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Chemistry II Exam Review

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CHEM 1020U
Omer Yukseker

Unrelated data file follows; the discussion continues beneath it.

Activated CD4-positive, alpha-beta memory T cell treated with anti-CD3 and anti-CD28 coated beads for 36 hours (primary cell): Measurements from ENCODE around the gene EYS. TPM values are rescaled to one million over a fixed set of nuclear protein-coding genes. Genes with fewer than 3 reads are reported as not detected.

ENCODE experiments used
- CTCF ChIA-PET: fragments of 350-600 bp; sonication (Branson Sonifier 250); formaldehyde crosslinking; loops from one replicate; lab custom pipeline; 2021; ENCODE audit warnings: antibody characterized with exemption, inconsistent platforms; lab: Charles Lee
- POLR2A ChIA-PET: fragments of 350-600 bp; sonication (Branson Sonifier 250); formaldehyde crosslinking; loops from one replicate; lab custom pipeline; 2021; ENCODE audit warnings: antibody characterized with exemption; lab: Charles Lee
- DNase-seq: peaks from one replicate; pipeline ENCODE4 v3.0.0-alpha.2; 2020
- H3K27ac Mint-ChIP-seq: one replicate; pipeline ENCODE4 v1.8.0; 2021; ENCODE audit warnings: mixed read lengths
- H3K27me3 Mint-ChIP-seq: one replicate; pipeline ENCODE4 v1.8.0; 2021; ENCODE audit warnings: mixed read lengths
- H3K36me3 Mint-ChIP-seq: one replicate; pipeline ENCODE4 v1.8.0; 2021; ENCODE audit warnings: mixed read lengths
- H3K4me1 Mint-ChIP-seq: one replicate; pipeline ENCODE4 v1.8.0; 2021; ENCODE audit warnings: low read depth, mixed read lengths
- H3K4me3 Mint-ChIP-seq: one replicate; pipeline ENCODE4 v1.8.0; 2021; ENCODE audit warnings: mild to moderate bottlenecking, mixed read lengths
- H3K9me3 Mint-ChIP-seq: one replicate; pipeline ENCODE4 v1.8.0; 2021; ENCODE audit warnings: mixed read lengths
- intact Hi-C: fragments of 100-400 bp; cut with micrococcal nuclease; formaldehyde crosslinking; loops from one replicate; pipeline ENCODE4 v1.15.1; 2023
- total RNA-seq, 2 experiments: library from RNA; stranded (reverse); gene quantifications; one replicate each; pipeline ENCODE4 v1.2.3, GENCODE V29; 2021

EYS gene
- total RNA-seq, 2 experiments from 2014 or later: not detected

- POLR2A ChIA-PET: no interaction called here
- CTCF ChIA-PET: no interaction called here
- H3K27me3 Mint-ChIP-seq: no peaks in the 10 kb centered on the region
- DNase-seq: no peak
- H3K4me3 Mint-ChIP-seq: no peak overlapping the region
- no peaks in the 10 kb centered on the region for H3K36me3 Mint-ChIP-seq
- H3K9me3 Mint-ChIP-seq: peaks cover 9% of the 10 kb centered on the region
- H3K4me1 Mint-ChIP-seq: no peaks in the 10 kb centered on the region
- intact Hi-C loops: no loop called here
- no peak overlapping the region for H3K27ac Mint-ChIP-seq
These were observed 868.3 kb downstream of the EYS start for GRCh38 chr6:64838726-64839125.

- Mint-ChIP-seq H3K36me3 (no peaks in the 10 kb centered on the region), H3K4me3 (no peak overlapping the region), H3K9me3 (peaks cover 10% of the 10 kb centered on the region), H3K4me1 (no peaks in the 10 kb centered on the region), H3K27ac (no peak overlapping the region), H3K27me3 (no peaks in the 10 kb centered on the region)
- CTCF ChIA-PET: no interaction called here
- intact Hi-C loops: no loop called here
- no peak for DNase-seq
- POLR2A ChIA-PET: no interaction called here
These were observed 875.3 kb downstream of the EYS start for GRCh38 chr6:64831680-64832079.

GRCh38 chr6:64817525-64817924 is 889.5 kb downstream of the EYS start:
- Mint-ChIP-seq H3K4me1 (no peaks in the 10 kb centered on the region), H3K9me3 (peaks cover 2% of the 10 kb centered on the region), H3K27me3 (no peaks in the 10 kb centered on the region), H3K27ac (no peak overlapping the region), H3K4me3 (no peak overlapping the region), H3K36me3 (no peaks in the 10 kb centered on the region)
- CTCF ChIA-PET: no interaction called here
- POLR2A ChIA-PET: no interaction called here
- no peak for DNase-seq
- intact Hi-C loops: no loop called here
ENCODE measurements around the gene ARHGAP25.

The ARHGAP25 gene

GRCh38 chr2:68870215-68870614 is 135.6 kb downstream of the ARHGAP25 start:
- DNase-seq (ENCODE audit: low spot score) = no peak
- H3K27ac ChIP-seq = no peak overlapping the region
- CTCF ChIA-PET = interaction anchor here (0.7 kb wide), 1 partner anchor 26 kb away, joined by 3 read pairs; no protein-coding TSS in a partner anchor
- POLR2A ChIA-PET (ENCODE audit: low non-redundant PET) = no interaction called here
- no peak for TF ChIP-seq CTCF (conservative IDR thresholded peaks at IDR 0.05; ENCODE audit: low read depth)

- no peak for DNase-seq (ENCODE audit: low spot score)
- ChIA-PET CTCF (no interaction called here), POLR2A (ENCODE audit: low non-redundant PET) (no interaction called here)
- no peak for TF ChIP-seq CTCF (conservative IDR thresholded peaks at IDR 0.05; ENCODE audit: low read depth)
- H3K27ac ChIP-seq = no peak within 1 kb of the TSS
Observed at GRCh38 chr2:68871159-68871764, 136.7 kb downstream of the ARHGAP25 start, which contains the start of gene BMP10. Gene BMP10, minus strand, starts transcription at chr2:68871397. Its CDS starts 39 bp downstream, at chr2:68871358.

Chemistry II Exam Review Part One: Thermodynamics 1. Thermodynamics so far… - Conservation of Energy: Energy cannot be created or destroyed. It can only be converted from one form to another. - State Function: function or property whose value depends on the present state or condition of the system, not the pat used to arrive at that state. 2. First Law of Thermodynamics - Energy is conserved, not created 3. Enthalpy (H) - H = E + PV - At constant pressure, the enthalpy change is equal to the heat, ΔH = q p 4. Second Law of Thermodynamics - The entropy of the universe always increases 5. Entropy (s) - The measure of the amount of disorder in a system - ΔS = ΔS + ΔS > 0 universe system surroundings - This determines which reactions will occur - If Δsystem< 0 for a reaction, the value of Δsurroundingsst be positive, and be larger than ΔS system - The reaction will NOT occur if this is the case - ΔS = ΣS products – ΣS reactants 6. Third Law of Thermodynamics - A perfect crystal at zero kelvin is assigned an entropy of zero. - Suggests that there is two sources of disorder in a system: - i. A perfect crystal - ii. At zero Kelvin - Perfect Crystal: there is disorder due to the positions of atoms, molecules, etc. - Ssolid Sliquid<<< S gas - At zero kelvin: there is disorder due to the movement of atoms, molecules etc. - In a given phase, the entropy will go up with T. - Kelvin scale: it starts at absolute zero below which there is no colder temperature than 0K 7. Gibb’s Free Energy - G ≡ H – TS - ΔG = ΔH – Δ(TS) - For Isothermal reactions we use: ΔG = ΔH – TΔS (at constant temperature) - At constant T, P, the sign of ΔG tells us whether a reaction is spontaneous or not. - Until now, the only way to determine spontaneity was to calculate Δs universe - Calculating ΔG is much easier, since its value depends only on the system. - As the temperature increases, the reaction will go from spontaneous to not so spontaneous - ΔG° rxn= ΣΔG°(products) - ΣΔG°(reactants) ΔH ΔS ΔG Spontaneity (Constant T and P) <0 >0 Always <0 Always spontaneous <0 <0 <0 at low temperature Spontaneous at low temperatures >0 >0 <0 at high temperature Spontaneous at high temperatures >0 <0 Always >0 Never spontaneous Part Three: Equilibrium 1. Chemical Equilibrium - We saw in kinetics that the rate of a reaction depended on the height of the energy barrier (E )a - A larger Eameans a slower reaction, since a lower percentage of all molecules will have enough energy to overcome the barrier - What about the reverse reaction? - products reactants - The activation energy for the reverse reaction (Ea,ris rate  rate larger than the activation energy for the forward forward reverse reaction a b c d k fA] [B]  k [C] [D] r - the reverse reaction should occur more slowly - Until now we have only considered reactions where c d E is so large that the effective rate of the reverse k f [C] [D] a,r  a b  K reaction is zero k r [A] [B] - rate = k [A] 1 forward forward 1 - rate reverse= kreverseB] - When the forward and reverse reactions happen at the same rate, we have reached CHEMICAL EQUILIBRIUM - The concentrations of chemicals do not change - their rates of production and loss are equal - since the chemistry (the reactions) are ongoing (they don’t stop), this is called DYNAMIC EQUILIBRIUM - aA + bB cC + dD - the forward rate = kf[A] [B] b c d - the reverse rate = k rC] [D] 2. Aspects of Equilibrium States - They display no macroscopic evidence of change - They are reached through spontaneous processes - They show a dynamic of forward and reverse processes - They are the same regardless of direction of approach 3. Reaction Quotient - Q = [C] [D] /[A] [B] a b - If Q = K, then we know the system is at equilibrium - What happens if Q ≠ K? then the system is not at equilibrium, Q must change until Q = K - If Q < K, then we know that the system is not at equilibrium - System shifts towards products, [C] and [D] must increase and [A] and [B] must decrease - System shifts towards reactants, [A] and [B] must increase and [C] and [D] must decrease 4. Equilibrium & Thermodynamics - ΔG = ΔG° + RT ln Q - At equilibrium, Q = K, and ΔG = 0. So, 0 = ΔG° + RT ln K – ΔG° = RT ln K ln K = – ΔG°/RT – ΔG°/RT K = e 5. Temperature Dependence of K - at constant T, ΔG° = ΔH° – T ΔS° - so , K = e – (ΔH°/RT – TΔS°/RT) – (ΔH°/RT – ΔS°/R) K = e ln K = ΔH°/RT –ΔS°/R 6. Upsetting Equilibrium - Starting with a system at equilibrium, say one (or more) of the following happens: - reactants are added - products are added - solution is diluted - gasses are compressed/expanded - in these cases, Q will change, and Q ≠ K - temperature is changed - in this case, K will change, and Q ≠ K - In all of these cases, the concentrations/pressures will change to re-establish equilibrium 7. Le Chatalier’s Principle - A system brought out of equilibrium will shift to re-establish equilibrium - Say A B is at equilibrium, what happens if more of B is added? - System will shift to the forward reaction to move back to equilibrium Part Four: Organic Chemistry 1. What is Organic Chemistry? - Study of carbon compounds - Carbons bond together in short chains, long chains, and rings - Methane to DNA - Covalent Bonds (Polar Covalent Bonds) - Mulitple Bonds (Double or Triple Bonds) - VSEPR models (for shapes of molecules) - “Organic chemistry” now refers (roughly) to the chemistry of C,H,O,N and P compounds 2. Hybridization of Carbon 3 - sp (tetrahedral) 1 s and 3 p atomic orbitals - sp (trigonal planar) 1 s and 2 p atomic orbitals - sp (linear) 1 s and 1 p atomic orbitals 3. Structures and Properties - The structures of molecules have a huge influence on their behaviour, properties - we can look at a struc
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